May 6, 2010 - Oil Slick in the Gulf of Mexico

Oil Slick in the Gulf of Mexico

Two weeks after the April 20 explosion at the Deepwater Horizon rig in the Gulf of Mexico, an oil slick lingered not far from the Mississippi Delta. On May 4, 2010, the MODIS on NASA’s Aqua satellite captured this natural-color image of the oil slick. The slick appears as an uneven gray shape immediately north of a bank of clouds. Sunlight bouncing off the ocean surface gives the oil slick a mirror-like reflection easily detected by satellite sensors.

Although the oil visible in this image appears fairly distant from the coastline, NatureNews reported that the western edge of the slick had been brushing up against the Mississippi Delta since April 30. Model predictions put the oil slick near the coast of Louisiana by May 4 or 5, but changing winds pushed the oil farther away from land on May 4. Ecologists still worried, however, that the oil might drift into the path of the Loop Current, which carries warm water from the Yucatán Peninsula across the Gulf of Mexico and toward Florida. The current had the potential to spread oil to the shores to Mississippi, Alabama, the east coast of Florida, and the Florida Keys.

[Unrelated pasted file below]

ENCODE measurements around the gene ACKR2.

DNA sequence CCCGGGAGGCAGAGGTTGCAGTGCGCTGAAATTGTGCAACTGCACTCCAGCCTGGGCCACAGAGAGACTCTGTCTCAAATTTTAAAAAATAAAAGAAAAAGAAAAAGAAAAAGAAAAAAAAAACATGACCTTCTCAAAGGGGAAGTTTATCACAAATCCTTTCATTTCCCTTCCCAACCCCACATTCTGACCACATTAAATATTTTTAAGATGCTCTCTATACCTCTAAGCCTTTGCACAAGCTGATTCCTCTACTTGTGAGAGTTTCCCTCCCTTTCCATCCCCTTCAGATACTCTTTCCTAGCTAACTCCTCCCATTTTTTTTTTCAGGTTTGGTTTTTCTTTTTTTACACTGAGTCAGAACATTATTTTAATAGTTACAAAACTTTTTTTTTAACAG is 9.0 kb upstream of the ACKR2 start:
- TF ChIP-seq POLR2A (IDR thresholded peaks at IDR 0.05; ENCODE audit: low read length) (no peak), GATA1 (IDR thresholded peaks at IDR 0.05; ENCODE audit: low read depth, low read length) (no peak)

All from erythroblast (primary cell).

The Pentagon approved the deployment of as many as 17,500 National Guard soldiers to assist with cleanup efforts, according to the Associated Press. Meanwhile, well operators considered drilling a relief well—a diagonal well intersecting the original that could be filled with mud or concrete to block the oil.

Image Facts
Satellite: Aqua
Date Acquired: 05/04/2010
Resolutions: 1km ( B), 500m ( B), 250m ( B)
Bands Used: 1,4,3
Image Credit: Jeff Schmaltz, MODIS Land Rapid Response Team, NASA GSFC